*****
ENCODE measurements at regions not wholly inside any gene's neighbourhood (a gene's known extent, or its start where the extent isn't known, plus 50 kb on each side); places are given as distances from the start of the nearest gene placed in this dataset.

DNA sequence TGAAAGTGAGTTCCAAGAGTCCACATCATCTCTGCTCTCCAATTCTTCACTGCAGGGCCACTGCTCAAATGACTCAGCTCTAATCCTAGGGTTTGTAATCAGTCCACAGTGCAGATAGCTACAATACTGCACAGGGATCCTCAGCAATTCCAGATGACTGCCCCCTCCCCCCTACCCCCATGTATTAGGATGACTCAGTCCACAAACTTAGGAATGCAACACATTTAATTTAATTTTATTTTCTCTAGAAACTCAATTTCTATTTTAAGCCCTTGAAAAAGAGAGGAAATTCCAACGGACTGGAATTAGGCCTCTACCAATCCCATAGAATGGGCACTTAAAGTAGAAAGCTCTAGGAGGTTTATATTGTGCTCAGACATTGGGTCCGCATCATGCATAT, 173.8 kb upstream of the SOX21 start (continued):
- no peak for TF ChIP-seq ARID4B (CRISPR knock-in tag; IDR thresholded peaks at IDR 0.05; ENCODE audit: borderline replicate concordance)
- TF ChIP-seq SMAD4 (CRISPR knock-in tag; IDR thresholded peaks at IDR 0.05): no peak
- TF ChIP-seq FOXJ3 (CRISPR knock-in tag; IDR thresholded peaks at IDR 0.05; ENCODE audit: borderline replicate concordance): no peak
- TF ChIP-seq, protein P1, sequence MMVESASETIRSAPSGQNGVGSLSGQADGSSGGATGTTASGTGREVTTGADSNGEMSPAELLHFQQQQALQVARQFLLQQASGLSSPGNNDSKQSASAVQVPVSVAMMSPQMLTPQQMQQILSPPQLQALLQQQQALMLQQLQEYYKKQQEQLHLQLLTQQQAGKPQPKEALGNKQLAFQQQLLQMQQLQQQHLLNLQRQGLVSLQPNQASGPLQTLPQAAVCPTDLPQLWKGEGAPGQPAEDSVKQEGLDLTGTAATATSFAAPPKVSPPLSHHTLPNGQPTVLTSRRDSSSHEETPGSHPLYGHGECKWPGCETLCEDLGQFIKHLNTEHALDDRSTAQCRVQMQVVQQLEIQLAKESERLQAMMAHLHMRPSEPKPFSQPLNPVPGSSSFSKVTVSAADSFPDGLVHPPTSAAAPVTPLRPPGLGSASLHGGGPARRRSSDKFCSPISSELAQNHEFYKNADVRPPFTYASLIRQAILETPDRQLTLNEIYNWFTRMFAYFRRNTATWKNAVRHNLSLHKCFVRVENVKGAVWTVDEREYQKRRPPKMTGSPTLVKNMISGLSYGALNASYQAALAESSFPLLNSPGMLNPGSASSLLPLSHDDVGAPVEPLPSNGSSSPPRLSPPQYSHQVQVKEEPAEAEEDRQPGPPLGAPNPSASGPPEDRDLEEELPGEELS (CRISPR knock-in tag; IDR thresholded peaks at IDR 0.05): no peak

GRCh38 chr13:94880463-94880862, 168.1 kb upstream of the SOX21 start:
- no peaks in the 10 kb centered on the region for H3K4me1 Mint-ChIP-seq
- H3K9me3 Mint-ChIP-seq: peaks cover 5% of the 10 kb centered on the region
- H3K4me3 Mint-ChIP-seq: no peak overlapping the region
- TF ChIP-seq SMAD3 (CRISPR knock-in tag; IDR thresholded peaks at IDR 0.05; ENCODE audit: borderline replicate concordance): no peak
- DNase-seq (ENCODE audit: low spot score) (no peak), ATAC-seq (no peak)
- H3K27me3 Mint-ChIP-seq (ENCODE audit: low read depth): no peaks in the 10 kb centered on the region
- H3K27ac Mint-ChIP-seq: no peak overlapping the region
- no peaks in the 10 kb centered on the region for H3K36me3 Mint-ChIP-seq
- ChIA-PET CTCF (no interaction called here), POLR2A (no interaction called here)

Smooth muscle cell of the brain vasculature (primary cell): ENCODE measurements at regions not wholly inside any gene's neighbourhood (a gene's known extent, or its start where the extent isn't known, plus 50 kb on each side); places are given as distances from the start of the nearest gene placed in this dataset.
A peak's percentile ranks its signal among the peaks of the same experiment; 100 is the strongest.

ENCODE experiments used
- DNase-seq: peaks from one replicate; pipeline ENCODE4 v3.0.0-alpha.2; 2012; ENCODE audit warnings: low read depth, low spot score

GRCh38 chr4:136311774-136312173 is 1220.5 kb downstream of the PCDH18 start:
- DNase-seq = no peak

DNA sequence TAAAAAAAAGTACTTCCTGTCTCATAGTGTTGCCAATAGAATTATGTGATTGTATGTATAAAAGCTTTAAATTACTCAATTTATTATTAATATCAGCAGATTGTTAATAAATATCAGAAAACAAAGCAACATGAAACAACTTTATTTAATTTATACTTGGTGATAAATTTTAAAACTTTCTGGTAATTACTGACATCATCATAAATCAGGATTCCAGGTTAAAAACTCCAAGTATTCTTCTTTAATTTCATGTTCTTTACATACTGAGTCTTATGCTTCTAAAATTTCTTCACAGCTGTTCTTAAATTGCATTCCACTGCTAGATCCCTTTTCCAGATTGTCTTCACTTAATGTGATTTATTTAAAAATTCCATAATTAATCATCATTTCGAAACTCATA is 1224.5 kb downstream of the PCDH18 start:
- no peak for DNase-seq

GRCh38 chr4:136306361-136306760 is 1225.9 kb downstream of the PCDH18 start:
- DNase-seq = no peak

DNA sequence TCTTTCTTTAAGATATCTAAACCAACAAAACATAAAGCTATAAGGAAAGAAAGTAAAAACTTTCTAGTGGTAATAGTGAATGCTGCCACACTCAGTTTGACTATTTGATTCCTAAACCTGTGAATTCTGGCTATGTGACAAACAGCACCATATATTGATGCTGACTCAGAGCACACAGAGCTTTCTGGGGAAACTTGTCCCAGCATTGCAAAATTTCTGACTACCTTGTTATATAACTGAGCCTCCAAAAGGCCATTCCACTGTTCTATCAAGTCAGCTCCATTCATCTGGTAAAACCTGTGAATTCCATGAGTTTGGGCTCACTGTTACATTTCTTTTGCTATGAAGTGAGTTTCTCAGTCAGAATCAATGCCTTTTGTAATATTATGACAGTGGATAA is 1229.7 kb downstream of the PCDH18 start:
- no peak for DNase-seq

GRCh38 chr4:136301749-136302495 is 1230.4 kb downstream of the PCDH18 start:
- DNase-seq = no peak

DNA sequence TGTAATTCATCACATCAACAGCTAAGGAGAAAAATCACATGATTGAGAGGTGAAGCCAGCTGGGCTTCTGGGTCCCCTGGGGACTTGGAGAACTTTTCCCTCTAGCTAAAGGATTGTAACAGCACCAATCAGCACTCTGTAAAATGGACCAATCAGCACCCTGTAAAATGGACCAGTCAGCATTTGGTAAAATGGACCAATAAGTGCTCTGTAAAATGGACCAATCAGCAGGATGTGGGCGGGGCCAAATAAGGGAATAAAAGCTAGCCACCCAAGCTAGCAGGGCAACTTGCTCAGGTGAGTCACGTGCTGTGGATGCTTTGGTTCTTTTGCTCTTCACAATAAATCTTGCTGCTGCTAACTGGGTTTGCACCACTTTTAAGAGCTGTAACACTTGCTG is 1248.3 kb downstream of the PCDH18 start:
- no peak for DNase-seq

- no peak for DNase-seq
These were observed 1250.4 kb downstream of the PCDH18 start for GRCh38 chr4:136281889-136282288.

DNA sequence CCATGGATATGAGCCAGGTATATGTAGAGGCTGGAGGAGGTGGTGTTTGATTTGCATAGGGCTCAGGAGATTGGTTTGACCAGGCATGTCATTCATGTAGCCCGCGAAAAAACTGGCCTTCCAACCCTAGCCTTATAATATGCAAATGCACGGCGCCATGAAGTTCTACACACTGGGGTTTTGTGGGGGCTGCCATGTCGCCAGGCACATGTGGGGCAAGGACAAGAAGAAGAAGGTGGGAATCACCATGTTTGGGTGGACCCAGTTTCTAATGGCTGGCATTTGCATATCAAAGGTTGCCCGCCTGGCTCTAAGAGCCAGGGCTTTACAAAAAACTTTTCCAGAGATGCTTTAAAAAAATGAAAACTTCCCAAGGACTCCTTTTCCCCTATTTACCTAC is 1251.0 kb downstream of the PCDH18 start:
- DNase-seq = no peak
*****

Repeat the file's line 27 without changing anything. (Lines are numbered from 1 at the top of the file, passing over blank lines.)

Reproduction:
DNA sequence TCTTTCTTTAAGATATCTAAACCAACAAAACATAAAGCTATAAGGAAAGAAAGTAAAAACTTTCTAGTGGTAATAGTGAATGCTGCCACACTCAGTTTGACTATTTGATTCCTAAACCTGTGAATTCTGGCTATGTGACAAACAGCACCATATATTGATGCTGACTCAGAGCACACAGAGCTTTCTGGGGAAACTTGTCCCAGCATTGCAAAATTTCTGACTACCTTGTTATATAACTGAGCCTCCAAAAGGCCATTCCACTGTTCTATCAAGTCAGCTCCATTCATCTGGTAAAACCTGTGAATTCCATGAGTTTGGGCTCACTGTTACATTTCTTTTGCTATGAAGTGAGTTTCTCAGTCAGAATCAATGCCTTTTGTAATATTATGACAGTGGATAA is 1229.7 kb downstream of the PCDH18 start: